One of the scenes you just mentioned especially looks a treat on IMAX. It is stomach turning. You feel like you’re up there. That was very effective. Why IMAX and I guess why not 3D because IMAX, I mean, wow!?

Well, I think the thing that people constantly say is the reason for 3D as they say it’s in developing and it’s something you can’t get at home and I sit there and I go, “Three, two, one. Okay, now you can get it home.” And to me, 3D… I think it’s very interesting. It’s getting better all the time. I loved Avatar as much as anybody did. But you take one step forward which is the dimensionalizing of something and then, you put on the glasses and now you’re taking a step back and now because of the light requirements, it’s probably… You lose 40% of the brightness of the image. Now you’re taking two steps back, the screens can’t be quite as large. You know you’re taking three steps back and I think the key to immersiveness in a movie theater is something that’s been around as long as movies had been around. One is a really big screen and the second thing is an audience, and you’ll never be able to get that experience at home unless you’re a billionaire and can afford an IMAX screen at home.

But I think a really big screen is unbelievably immersive. But because of multiplexes, for the most part, we’ve shrunk down the screen size and shrunk down the auditorium sizes and there’s nothing cooler than seeing a really bright, really sharp image on a massive screen with a bunch of movie lovers. That’s going to see the movies and that’s why I wanted to shoot this in IMAX. IMAX to me is the last stand for real showmanship in the way movies are presented.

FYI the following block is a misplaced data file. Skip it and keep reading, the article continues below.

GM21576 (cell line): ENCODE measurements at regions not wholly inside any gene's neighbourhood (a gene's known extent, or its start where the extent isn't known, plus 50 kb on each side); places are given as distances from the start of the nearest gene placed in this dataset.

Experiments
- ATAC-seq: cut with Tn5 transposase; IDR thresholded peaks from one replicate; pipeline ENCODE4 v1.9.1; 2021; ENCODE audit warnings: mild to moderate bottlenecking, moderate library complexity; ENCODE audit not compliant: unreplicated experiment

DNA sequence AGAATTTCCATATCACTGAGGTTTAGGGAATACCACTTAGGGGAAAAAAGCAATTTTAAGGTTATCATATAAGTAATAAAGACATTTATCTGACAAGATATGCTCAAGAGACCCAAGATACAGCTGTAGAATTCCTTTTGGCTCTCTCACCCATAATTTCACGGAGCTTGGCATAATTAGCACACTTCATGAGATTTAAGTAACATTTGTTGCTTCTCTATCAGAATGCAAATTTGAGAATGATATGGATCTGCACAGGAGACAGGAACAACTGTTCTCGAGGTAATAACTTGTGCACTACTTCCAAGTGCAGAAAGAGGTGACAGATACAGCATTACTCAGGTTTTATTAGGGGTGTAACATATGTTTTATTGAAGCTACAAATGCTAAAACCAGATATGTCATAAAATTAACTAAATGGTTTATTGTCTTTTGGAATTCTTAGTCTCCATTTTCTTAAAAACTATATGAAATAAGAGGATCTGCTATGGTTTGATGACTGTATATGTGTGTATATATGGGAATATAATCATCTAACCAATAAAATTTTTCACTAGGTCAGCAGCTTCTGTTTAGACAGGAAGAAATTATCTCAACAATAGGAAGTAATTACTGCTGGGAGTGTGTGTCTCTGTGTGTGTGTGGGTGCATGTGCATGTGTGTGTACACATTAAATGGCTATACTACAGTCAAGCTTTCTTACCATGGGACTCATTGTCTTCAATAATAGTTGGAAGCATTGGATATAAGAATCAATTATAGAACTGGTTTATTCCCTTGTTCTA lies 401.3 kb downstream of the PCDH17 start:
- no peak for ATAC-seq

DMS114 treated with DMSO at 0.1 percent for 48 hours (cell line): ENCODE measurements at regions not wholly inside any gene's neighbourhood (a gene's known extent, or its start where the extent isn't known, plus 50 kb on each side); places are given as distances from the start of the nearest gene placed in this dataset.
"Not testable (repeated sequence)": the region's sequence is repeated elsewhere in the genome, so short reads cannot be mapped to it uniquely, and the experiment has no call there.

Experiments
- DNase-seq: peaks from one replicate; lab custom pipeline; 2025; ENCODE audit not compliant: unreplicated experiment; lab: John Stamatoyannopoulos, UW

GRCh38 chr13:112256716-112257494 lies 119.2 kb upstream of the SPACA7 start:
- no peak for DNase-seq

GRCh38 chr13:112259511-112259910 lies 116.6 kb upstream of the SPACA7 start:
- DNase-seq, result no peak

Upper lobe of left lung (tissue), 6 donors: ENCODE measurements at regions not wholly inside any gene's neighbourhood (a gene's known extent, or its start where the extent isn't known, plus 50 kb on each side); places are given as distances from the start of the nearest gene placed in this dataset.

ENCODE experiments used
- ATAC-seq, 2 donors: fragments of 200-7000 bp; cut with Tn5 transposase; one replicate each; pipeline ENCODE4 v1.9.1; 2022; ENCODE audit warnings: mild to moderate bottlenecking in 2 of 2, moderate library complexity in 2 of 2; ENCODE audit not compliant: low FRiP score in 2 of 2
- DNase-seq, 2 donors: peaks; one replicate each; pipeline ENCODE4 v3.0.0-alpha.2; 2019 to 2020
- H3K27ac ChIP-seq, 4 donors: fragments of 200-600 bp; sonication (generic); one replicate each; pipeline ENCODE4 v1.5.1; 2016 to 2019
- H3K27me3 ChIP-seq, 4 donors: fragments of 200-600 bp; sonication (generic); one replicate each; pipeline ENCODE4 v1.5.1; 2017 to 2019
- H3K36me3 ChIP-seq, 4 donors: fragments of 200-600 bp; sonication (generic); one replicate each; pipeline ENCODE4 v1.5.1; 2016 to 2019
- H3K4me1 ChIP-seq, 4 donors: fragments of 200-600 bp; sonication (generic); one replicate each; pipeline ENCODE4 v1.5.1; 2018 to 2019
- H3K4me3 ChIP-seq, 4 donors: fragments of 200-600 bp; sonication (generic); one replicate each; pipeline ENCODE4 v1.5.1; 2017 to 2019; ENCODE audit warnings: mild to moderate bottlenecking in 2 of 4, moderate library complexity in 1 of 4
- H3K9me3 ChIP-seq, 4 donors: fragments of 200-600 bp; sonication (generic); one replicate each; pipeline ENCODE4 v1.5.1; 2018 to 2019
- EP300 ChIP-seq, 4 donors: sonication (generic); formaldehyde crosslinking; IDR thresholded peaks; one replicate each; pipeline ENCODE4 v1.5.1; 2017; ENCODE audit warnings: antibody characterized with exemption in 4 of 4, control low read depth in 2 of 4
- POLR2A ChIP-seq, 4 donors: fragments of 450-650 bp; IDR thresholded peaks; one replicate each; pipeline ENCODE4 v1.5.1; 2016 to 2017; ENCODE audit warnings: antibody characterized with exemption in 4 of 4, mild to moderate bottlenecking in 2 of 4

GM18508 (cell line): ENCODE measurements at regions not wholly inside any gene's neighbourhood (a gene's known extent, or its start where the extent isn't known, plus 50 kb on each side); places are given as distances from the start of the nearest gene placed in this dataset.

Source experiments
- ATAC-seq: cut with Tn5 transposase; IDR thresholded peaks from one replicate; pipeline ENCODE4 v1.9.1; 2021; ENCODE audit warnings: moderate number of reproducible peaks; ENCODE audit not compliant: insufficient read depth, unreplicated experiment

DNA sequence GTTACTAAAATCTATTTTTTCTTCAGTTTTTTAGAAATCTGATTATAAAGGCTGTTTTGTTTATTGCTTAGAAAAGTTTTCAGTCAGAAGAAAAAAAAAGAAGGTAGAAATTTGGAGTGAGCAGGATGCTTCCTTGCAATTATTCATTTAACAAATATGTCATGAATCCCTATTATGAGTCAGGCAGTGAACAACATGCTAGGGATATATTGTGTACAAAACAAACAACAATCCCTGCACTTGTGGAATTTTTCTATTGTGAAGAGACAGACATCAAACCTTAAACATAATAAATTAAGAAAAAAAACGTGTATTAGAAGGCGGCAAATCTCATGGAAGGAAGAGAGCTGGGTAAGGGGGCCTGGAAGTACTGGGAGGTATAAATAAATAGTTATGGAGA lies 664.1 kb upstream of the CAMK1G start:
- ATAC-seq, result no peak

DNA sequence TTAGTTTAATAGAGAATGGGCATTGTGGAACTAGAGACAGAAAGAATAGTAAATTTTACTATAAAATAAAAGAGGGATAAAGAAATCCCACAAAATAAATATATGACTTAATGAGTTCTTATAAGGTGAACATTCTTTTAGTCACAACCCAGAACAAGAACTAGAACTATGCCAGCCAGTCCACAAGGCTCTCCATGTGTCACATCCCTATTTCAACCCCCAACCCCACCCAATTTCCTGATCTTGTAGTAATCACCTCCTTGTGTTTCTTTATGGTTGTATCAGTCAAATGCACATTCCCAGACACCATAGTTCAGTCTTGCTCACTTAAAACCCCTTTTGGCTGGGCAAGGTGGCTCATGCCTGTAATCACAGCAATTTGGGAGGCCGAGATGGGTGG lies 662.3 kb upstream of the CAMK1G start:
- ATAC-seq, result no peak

Would you classify your film as a stand-alone or sequel?

There’s one tiny storyline in there that is a follow through but, I would say, in every other way, it could be a stand alone movie.

Was it important for you to bring in some new faces and then, leave some of the, I guess, other characters on the bench this time?

Well, it wasn’t ever discussed that way. I would say that what attracted me… One of the things that attracted me to the project was the storyline because the storyline… Usually, Ethan Hunt, who is the character that Tom Cruise plays in these films, he usually picks his team. And in this film, the team is thrust upon him and then, that team is isolated which is what the protocol refers to is it’s a scenario where you are cut off and there’s no communication with the main office and you’re on your own. And the idea of having a team that was basically unfamiliar with each other kind of, then, cutoff and put on in extreme circumstances just sounded really interesting to me.

So I really loved it and I loved getting a chance to work with this cast, not only Tom Cruise and Simon Pegg, but also Paula Patton who is a great up and coming actress and Jeremy Renner who’s one of the finest actors around right now.

He is indeed. Now tell me, coming from an animation background can you imagine Mission : Impossible working as an animated series – or animated film?

: I don’t know. We don’t have to repackage it. I think it works fine as it is and… [laughter] But sure, I think an animated film can be anything. I think that people are often somewhat narrow-minded in terms of what kind of subject matter can be done in animation. You notice the Japanese are a little more loose with what kinds of things they take into an animated film. I think that that… I think you can do an animated film about any subject matter. The only difference is you should handle it differently for animation but in terms of what you can make, I think you can make it about anything.

Would you be back for another Mission Impossible should they..

It’s really rough to discuss having another kid when you’re still in the delivery room, recovering from the process, so ask me in about six months [Laughs]. These films involve some wear and tear, you know.

Yeah, exactly. I’ll see you get a rubdown. Then, we’ll talk Mission Impossible 5.

Okay. [laughter] It’s a deal. let’s catch up then.

I have to make one suggestion now. If there is a fifth film, Leonard Nimoy, back from the TV series.

Hey man, what a good idea cross pollinating the bad robot films. You know your stuff!  I’ll bring that up with JJ. I’ll be sure to discuss it. Honest.

That’ll be great. I’ll have my 10% sent here. [laughter] Thanks so much, Brad. Great film.

Okay. Thank you. So nice finally to talk with you, Clint.

Read Clint’s review of “Mission Impossible : Ghost Protocol” Here